The sooner the better. I cant wait. I think we will be selling more coal than ever before. China is building more coal fired power plants. China and India is wear the most population is and they will be needing more energy than the United States ever thought about needing, thats not to mention food. Just think, when China and India starts their industrial revolution, how much energy they will need. You're right Rudy, It wont be to much longer.
clmnr

United States

#124 Aug 18, 2012
Claud wrote:
<quoted text>Try reading the whole article. Hint. Near the end of article. I could show you some pictures. Their is no argument as far as I'm concerned. I'm certainly not against coal. But I am for clean supplemental energy. I am for clean coal technology also. As a matter of fact, I think in about two years coal will rebound through exports to China and India. As a mater of fact, I plan on investing heavily into coal companies.
I did read the article, and no where in the article does it outline return on investment nor does it talk in a manner that is feasible industrial use. It does mention that these could be used for supplimental power or residential useage. As in the example of maintaining batteries. That is great and all, but it does not state any quantitiative (NUMBERS) in the article.
If windmills were feasible, there would not be a need for subisidies to install and/or operate them.

I am still waiting to read an article that quantitatively outlines how windmills are economically feasible without subsidies or government mandates. Certain states require a percent green energy and in those states the consumer's power bill is multiple that of states that utilize coal.
Claud

Nitro, WV

#125 Aug 18, 2012
clmnr wrote:
<quoted text>
I did read the article, and no where in the article does it outline return on investment nor does it talk in a manner that is feasible industrial use. It does mention that these could be used for supplimental power or residential useage. As in the example of maintaining batteries. That is great and all, but it does not state any quantitiative (NUMBERS) in the article.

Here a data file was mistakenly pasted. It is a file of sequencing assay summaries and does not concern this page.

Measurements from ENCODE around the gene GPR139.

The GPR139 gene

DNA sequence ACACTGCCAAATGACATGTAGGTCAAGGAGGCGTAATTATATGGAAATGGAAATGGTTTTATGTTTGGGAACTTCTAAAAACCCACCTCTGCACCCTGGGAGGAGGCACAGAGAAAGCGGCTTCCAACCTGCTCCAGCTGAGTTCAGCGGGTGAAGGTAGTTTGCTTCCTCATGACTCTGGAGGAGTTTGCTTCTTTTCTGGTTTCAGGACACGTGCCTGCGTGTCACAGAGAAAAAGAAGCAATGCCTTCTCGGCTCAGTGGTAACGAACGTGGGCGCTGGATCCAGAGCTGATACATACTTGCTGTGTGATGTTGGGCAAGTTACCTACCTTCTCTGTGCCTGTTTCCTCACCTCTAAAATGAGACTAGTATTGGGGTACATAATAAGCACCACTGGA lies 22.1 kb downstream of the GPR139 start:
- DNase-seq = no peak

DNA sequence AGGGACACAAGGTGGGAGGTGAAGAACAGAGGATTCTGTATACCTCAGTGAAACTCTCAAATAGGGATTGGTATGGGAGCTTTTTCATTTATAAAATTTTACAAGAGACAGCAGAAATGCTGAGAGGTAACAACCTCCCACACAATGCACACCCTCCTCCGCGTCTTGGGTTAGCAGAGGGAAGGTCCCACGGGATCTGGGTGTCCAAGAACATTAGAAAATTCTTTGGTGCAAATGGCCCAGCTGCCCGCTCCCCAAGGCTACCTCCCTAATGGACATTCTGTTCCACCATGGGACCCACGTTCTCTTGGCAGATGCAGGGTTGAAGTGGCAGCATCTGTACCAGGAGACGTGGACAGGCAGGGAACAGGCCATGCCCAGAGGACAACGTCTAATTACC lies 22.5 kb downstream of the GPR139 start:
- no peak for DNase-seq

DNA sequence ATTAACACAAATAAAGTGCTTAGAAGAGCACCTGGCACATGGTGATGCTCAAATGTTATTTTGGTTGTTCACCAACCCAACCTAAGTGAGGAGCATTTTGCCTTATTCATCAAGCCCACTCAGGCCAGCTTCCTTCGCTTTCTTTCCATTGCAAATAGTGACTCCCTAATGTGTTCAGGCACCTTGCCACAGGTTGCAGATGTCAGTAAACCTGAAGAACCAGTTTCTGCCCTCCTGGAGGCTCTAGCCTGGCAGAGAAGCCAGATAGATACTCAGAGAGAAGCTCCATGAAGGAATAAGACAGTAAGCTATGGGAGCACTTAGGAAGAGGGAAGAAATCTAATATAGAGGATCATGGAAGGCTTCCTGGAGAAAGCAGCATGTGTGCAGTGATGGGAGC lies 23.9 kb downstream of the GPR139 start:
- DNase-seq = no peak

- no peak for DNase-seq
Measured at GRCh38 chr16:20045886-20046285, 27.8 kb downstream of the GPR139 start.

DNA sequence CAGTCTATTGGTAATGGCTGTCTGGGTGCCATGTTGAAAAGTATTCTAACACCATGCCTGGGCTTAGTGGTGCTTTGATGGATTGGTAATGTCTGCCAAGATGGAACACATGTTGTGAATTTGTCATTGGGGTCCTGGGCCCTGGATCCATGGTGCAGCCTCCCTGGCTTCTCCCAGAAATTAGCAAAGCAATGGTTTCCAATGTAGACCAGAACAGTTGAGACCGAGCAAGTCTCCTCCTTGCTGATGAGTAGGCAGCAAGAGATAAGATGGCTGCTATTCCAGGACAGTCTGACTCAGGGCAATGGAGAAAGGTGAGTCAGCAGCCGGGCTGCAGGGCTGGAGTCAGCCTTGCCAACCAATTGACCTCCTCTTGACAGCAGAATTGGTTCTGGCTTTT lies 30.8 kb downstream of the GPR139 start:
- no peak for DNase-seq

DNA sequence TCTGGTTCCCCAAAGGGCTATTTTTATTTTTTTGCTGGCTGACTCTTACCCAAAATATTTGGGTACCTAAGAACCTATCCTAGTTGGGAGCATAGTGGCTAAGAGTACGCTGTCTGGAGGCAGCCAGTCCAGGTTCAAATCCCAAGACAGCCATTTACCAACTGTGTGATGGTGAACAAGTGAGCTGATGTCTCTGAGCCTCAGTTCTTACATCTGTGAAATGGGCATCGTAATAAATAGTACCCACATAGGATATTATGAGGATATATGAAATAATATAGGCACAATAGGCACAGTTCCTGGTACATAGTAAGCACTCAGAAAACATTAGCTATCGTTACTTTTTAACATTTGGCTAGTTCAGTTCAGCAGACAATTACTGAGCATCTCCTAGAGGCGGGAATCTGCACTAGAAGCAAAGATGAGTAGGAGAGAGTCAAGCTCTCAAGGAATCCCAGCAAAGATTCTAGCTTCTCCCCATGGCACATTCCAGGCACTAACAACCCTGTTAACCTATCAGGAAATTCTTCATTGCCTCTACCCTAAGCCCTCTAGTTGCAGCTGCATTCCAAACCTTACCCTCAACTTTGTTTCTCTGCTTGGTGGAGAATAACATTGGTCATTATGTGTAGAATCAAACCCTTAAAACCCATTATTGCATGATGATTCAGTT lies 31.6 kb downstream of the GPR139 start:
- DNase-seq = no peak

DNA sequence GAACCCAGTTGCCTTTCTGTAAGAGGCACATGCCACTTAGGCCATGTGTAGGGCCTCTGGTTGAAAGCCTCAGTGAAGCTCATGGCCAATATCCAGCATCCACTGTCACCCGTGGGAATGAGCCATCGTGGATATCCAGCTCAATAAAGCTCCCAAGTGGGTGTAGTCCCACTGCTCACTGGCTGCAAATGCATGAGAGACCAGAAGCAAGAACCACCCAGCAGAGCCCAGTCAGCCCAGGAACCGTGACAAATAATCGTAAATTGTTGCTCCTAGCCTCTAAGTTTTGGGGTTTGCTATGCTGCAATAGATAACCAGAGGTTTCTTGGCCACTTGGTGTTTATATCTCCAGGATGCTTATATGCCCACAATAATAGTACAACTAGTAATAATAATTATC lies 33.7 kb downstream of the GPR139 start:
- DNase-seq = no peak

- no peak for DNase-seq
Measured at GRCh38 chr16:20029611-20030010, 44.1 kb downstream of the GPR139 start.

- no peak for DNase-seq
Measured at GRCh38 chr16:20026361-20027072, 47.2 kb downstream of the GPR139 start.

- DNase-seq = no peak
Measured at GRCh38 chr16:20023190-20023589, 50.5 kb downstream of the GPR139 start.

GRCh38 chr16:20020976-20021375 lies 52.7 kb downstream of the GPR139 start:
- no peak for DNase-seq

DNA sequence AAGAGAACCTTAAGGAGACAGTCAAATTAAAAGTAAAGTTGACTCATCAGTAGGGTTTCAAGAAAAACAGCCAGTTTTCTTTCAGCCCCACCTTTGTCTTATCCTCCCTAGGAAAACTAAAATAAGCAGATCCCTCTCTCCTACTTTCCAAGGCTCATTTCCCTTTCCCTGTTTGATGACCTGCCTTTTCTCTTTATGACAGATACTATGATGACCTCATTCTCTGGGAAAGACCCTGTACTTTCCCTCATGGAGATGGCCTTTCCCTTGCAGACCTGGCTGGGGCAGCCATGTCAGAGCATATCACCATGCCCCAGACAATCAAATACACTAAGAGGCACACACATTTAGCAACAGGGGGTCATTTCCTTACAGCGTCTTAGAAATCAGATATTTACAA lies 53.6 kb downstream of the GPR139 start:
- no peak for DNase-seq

If windmills were feasible, there would not be a need for subisidies to install and/or operate them.
I am still waiting to read an article that quantitatively outlines how windmills are economically feasible without subsidies or government mandates. Certain states require a percent green energy and in those states the consumer's power bill is multiple that of states that utilize coal.
I was stating a fact about windmills being used on coastal lands. You stated it was to warm their to do it . I stated you was wrong. you're still wrong, and I proved it. I never once said anything about feasibility. Seems to me you just want to argue and disagree with everything I say. Maybe you should back up and reread my post. Man up and admit you was wrong, or just keep on showing your ignorance so that no one will take you seriously. You're starting to remind me of someone else on here, but Im not going to say who.
Claud

Charleston, WV

#126 Aug 22, 2012
I guess I shut clmnr up. I wasn't arguing, just stating facts.
Soccrmom

Danville, WV

#127 Aug 23, 2012
claud is da man !!
Claud

Huntington, WV

#128 Aug 23, 2012
Soccrmom wrote:
claud is da man !!
Thank you very much. I appreciate your contribution to the forum. You help make it happen man. I'm still working on my GED, its taking a lot longer than I thought, but I'm determined to pass one of these days.